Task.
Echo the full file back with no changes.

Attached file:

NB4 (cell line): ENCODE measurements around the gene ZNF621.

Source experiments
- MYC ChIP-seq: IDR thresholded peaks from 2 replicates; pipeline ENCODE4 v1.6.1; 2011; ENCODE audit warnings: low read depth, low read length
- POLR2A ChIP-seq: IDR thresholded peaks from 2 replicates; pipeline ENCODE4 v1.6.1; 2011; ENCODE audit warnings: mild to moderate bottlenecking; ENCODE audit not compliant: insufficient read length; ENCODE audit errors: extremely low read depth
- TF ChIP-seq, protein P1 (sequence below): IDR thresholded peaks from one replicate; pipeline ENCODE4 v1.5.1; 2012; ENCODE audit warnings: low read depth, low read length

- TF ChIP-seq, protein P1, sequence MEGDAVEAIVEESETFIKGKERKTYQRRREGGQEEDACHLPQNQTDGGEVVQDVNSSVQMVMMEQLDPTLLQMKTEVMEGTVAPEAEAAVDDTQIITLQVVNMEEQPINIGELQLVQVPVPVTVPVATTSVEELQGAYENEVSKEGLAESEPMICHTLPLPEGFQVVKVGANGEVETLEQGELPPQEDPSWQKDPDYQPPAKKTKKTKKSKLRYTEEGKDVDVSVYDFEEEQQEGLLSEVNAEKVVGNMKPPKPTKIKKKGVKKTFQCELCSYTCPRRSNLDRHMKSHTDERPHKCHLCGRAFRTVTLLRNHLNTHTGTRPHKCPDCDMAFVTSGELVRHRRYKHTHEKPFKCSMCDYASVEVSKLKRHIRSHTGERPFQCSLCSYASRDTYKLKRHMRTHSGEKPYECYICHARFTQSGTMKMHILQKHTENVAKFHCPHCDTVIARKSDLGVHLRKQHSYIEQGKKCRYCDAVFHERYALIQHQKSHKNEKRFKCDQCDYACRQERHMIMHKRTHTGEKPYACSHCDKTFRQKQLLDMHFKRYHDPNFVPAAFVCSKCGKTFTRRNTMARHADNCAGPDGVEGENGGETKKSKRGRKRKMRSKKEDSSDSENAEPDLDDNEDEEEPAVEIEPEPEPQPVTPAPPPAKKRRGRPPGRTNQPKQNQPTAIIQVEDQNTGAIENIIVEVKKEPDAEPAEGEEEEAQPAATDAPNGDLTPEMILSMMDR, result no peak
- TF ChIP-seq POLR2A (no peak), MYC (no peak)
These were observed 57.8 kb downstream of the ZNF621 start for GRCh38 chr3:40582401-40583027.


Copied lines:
NB4 (cell line): ENCODE measurements around the gene ZNF621.

Source experiments
- MYC ChIP-seq: IDR thresholded peaks from 2 replicates; pipeline ENCODE4 v1.6.1; 2011; ENCODE audit warnings: low read depth, low read length
- POLR2A ChIP-seq: IDR thresholded peaks from 2 replicates; pipeline ENCODE4 v1.6.1; 2011; ENCODE audit warnings: mild to moderate bottlenecking; ENCODE audit not compliant: insufficient read length; ENCODE audit errors: extremely low read depth
- TF ChIP-seq, protein P1 (sequence below): IDR thresholded peaks from one replicate; pipeline ENCODE4 v1.5.1; 2012; ENCODE audit warnings: low read depth, low read length

- TF ChIP-seq, protein P1, sequence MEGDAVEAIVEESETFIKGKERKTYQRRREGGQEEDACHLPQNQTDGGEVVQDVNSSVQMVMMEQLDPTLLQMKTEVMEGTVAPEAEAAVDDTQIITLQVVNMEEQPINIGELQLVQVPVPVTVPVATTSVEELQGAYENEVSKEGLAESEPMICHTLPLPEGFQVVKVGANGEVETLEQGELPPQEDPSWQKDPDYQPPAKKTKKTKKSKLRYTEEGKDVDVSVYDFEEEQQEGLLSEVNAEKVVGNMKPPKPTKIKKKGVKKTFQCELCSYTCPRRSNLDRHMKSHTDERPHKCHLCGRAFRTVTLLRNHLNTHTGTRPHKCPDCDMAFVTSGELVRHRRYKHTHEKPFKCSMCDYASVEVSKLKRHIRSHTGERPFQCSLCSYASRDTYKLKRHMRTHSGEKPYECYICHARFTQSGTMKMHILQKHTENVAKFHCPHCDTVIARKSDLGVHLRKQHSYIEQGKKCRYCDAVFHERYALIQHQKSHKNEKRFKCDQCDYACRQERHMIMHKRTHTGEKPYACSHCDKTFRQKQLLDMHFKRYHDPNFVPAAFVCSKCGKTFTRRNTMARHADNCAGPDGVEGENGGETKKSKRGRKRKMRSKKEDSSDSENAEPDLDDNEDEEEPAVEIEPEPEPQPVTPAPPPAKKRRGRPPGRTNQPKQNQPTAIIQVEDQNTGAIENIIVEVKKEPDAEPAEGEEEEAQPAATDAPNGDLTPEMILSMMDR, result no peak
- TF ChIP-seq POLR2A (no peak), MYC (no peak)
These were observed 57.8 kb downstream of the ZNF621 start for GRCh38 chr3:40582401-40583027.